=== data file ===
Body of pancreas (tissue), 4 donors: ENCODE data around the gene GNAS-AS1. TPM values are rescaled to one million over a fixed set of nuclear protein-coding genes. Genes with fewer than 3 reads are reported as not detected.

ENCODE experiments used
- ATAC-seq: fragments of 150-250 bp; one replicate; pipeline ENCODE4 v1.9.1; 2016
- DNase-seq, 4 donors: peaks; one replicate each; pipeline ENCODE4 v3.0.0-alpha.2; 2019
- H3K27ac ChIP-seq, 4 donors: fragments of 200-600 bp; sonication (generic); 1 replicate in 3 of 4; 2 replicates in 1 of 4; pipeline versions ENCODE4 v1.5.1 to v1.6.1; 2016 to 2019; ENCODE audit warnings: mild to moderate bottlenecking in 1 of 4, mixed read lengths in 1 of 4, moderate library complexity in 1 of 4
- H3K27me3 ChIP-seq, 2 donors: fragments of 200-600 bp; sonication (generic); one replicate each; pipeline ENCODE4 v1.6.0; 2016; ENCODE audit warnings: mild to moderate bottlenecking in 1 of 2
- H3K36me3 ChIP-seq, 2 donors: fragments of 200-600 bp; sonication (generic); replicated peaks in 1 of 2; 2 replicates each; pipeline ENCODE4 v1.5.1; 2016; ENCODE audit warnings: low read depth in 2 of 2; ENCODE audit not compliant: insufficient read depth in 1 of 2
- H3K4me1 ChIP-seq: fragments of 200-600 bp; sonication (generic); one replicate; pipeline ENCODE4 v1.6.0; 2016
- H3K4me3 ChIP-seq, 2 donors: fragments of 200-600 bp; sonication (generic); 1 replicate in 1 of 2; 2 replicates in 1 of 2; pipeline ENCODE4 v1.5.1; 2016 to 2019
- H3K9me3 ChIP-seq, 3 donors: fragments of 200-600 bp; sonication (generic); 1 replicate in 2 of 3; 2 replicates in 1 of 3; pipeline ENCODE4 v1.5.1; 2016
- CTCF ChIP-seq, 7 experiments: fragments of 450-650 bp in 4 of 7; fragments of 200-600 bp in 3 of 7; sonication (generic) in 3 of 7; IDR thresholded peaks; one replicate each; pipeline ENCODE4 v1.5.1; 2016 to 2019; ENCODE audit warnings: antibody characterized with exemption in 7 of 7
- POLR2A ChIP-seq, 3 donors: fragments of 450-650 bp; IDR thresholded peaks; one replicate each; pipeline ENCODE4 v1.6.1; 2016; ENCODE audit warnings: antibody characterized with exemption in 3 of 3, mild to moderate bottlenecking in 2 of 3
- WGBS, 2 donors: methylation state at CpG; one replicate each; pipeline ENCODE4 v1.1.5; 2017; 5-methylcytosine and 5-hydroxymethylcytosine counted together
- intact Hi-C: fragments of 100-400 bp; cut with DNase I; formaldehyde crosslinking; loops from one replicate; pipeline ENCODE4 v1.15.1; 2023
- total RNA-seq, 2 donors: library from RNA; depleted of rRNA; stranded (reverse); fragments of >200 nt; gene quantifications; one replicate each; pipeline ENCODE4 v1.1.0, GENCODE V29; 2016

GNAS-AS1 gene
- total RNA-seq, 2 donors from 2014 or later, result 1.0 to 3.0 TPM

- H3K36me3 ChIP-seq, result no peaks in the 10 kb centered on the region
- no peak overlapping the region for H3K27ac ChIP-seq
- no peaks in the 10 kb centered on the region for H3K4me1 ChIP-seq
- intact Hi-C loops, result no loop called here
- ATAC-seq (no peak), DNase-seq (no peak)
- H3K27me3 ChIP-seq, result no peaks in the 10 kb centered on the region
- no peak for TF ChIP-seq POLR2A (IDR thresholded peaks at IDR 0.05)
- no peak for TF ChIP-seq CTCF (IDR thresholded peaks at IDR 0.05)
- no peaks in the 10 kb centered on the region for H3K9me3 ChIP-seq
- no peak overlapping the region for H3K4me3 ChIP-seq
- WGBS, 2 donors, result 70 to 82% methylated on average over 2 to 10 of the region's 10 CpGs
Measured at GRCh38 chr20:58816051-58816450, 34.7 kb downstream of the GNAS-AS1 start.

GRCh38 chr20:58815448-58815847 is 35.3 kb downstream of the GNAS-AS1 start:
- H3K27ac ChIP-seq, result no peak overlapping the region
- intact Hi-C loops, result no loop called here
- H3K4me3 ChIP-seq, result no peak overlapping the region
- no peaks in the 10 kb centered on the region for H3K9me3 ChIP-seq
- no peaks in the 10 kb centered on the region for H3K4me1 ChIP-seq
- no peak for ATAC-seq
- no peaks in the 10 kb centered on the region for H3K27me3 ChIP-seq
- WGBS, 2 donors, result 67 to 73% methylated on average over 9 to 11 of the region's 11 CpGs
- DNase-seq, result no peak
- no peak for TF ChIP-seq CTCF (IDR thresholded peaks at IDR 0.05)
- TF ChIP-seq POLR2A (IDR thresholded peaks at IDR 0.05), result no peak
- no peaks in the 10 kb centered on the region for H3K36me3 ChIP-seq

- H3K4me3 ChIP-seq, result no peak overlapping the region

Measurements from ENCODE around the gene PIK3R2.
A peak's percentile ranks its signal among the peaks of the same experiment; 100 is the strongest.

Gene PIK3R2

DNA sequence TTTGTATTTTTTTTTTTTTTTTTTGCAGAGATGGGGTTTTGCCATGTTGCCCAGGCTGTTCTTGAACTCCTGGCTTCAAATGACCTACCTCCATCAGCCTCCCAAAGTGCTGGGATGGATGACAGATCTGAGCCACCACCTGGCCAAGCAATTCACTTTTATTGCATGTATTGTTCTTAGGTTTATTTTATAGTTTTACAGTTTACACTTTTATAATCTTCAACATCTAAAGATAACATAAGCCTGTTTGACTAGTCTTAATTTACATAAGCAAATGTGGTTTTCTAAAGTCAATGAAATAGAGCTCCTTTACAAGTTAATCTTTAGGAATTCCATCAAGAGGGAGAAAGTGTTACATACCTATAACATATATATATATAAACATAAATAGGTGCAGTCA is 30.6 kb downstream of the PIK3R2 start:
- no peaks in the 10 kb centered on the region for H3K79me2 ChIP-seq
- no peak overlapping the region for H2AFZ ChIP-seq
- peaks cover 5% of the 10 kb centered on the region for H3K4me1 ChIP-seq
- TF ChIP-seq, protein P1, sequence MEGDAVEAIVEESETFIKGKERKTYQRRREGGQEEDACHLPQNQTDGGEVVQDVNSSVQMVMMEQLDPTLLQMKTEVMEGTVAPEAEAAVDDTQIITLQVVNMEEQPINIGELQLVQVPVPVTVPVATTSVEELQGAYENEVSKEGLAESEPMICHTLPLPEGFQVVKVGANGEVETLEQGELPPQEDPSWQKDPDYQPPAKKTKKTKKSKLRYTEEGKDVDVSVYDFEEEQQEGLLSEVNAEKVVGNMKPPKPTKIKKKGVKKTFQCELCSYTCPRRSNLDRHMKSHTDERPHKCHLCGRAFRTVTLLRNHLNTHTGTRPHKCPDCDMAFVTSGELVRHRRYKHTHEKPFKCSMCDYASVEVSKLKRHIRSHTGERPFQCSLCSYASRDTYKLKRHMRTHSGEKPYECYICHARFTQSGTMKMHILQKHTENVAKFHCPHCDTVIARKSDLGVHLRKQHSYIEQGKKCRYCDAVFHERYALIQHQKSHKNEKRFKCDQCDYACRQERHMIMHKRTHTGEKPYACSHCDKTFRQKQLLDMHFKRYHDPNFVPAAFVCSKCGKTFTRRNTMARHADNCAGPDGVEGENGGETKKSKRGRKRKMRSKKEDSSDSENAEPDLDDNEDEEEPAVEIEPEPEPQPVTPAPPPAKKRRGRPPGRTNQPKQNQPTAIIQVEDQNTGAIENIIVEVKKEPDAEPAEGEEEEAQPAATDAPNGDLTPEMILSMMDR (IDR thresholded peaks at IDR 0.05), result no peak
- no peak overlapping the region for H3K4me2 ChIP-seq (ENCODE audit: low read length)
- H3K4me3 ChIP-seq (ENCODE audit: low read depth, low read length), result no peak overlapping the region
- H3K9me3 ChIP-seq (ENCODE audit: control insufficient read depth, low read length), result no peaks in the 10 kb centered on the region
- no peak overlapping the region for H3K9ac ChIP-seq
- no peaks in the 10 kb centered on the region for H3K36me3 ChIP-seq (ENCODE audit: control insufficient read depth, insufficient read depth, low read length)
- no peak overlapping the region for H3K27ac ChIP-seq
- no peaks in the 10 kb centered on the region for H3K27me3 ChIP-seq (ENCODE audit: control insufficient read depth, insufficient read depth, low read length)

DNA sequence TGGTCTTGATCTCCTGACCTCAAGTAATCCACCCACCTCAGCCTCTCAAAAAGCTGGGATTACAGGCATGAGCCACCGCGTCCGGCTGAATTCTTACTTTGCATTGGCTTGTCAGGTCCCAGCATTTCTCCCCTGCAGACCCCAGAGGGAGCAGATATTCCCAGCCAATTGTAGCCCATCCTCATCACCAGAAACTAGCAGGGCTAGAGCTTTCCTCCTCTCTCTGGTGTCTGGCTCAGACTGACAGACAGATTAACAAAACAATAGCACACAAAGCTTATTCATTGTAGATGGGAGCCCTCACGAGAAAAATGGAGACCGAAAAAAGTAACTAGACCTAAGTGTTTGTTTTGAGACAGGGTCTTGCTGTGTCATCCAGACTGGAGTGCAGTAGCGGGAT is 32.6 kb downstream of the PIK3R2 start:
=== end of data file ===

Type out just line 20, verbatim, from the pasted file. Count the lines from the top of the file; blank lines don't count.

- no peaks in the 10 kb centered on the region for H3K4me1 ChIP-seq